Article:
- TITLE: The False Prince [Ascendance Trilogy #1]
- AUTHOR: Jennifer A Nielsen
- PUBLISHER: Scholastic
- PUBLICATION DATE: 7th June 2012
The False Prince, by Jennifer A Nielsen, is the first of the Ascendance Trilogy; a relatively new YA fantasy series that offers excitement, intrigue and secrets. Before I start, I’ll say that although the cover of the edition I have (UK paperback) is very YA, I think the (I presume US paperback) alternative cover is less so, and quite rightly, since, as with many other series, the subject matter and content of this book would allow it to masquerade fairly well along with the Big Books in the regular section. It reminded me of my ever raved-on-about Seven Realms series, by Cinda Williams Chima (I promise to stop going on about this, one day… maybe).
Sage has been kidnapped from his orphanage with three other boys from different orphanages, all of whom share some resemblance. They are all very different boys with different backgrounds and skills—which is perfect for what Conner, the noble regent behind their kidnap, is looking for. With a wider choice of boys, it is more likely that he will find a suitable puppet through whom he can rule by proxy: for Conner has high ambitions and although he claims loyalty to his country, he wishes to pass off one of his chosen orphans as the lost Prince Jaron.
Jaron has been missing since he was ten years old, when he went down at sea on a vessel attacked by foreign pirates. Now that the throne hangs in the balance and Conner has proof that the missing Jaron will never come back, he intends to return the Prince to his country, by training, moulding and manipulating one of the four boys, making him fit Jaron’s shoes as surely as if they had been his all along.
Sage is not convinced. He does not trust Conner’s game and does not want to sit on the throne. But Conner is serious and the alternative is death, so, alongside having to compete against the other boys—all of whom know the cost of failure and disappointing Conner—Sage must try to find a way of escaping without being drawn deeper into the web.
With few friends and many enemies, Sage needs to be clever to stay ahead of the game and keep his head above water. The kingdom might be in chaos soon if Conner’s words are true, but if the King, Queen and the Crown Prince Darius really are dead, then whoever is chosen to be Prince Jaron will inevitably not be a prince for long—he will soon be King.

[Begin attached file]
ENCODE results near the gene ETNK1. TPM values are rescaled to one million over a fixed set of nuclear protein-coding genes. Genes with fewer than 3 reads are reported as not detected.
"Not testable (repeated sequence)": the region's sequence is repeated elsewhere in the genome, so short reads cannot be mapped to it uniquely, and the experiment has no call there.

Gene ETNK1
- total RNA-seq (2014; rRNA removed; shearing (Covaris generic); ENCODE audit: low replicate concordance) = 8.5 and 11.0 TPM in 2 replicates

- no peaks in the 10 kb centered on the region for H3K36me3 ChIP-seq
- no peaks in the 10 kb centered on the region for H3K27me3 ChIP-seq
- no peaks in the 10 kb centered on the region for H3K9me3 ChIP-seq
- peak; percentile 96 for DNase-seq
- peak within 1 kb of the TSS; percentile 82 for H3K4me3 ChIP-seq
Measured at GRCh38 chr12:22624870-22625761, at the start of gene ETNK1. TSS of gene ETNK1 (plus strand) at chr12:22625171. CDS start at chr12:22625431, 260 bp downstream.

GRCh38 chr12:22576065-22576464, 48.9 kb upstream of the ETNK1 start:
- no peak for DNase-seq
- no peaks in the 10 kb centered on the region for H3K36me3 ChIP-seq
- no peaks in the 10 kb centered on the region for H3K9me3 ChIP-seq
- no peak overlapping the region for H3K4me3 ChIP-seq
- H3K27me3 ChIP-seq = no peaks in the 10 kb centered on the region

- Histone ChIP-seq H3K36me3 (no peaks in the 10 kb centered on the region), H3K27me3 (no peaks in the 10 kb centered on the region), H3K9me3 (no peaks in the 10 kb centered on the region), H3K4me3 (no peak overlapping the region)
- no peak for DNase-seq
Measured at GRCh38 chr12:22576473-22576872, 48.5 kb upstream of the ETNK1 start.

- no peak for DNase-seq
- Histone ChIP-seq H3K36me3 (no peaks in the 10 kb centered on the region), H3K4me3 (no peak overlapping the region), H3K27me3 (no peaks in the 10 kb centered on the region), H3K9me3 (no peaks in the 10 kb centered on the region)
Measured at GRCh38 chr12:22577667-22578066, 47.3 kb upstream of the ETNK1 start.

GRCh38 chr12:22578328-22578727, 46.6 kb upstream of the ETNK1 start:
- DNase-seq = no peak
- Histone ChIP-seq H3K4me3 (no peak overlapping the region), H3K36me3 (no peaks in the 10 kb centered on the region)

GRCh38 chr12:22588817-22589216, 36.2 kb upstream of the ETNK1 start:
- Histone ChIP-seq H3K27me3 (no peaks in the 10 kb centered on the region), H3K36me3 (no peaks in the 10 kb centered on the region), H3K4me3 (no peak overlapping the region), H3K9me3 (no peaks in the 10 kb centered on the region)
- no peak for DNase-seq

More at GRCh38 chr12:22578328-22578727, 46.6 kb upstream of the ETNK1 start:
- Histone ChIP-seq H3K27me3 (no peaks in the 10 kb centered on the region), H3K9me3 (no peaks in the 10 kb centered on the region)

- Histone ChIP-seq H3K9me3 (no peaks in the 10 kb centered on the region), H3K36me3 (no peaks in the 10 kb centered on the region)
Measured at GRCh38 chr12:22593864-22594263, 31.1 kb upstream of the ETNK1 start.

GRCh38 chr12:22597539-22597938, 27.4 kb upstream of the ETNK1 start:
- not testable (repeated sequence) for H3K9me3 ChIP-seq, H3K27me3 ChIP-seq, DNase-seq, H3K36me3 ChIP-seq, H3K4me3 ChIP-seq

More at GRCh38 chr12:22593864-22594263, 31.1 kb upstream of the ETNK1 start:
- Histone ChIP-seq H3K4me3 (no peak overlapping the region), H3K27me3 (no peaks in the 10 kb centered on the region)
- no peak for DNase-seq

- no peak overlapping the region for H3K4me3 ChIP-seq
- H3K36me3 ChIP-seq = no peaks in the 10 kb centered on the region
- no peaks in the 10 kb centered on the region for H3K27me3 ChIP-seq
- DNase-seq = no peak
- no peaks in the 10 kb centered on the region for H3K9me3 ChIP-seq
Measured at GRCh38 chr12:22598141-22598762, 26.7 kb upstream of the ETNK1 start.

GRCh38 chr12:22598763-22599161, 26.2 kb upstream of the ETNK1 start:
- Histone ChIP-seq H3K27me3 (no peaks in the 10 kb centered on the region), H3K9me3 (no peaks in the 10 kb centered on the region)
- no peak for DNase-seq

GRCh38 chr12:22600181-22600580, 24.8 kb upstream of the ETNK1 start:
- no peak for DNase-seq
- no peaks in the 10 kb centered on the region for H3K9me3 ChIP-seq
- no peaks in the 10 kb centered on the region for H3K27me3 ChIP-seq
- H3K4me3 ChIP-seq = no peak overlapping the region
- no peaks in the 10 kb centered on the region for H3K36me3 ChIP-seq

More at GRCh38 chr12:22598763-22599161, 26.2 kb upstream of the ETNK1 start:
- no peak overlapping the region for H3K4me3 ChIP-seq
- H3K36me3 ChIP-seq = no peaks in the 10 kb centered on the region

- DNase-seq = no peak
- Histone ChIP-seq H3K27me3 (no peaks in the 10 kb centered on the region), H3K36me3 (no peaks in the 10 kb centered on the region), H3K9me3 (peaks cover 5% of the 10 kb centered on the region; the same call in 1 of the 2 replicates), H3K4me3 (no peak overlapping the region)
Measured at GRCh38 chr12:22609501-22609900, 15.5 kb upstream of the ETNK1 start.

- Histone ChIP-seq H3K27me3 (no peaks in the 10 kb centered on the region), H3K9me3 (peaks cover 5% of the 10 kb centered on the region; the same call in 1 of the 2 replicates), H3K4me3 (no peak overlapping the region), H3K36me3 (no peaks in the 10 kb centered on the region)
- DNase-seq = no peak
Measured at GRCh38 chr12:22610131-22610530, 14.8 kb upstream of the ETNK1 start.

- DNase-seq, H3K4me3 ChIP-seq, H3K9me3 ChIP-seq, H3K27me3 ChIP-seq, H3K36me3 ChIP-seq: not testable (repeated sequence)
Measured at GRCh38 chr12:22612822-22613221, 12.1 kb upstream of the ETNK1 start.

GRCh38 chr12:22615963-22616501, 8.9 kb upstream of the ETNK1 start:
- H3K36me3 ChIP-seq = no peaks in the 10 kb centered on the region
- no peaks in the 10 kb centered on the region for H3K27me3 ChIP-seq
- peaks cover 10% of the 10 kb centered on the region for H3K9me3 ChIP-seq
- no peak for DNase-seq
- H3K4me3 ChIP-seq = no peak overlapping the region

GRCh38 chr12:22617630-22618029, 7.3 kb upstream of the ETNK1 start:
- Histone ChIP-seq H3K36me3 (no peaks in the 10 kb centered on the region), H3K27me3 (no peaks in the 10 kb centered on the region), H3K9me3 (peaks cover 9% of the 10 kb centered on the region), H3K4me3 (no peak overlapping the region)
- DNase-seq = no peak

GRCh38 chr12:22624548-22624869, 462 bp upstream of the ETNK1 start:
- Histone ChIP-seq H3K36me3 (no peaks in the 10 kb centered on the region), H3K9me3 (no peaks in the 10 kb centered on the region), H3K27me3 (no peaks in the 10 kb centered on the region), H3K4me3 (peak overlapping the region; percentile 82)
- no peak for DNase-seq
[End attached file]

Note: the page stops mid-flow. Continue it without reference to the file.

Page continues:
Convinced there is more going on than there seems, and holding his own cards tight to his chest, Sage plays Conner’s game on one side, whilst putting together his own hand under the table. Sage has never let anyone rule his destiny—and he’s not about to. But Sage is stubborn and though Conner makes it clear he is a good match from the beginning, he fights tooth and nail, angering Conner and threatening to blow his chances of survival.
Still, Sage cannot bring himself to simply comply; he smells a rat and regardless of whether they would betray him at the first opportunity to save themselves, Sage needs to think of the other boys’ fates as well as his own. With his own secrets and nobody to trust them with, Sage is alone in a tangled web of lies that he was brought into, entirely against his will.
There is no defying Conner—they’ve all seen what happens if he’s pushed—and yet Sage is determined to uncover the whole truth, even if that means giving up everything he is and becoming what he must.
Expertly written and moreishly compelling, The False Prince is a cracking story that is definitely a page-turner and will keep you reading late at night. It’s fun, furious and fast-paced and offers a little bit of good old-fashioned fantasy, with a bucket load of intrigue and mystery thrown in.
It’s a devilishly clever read with twists and excitement and a lot of secrets and lies. It is a wonderfully addictive story that won’t last you very long, as you’ll be eager to get to the end. With likeable, readable characters and moreish prose, The False Prince is a complete success.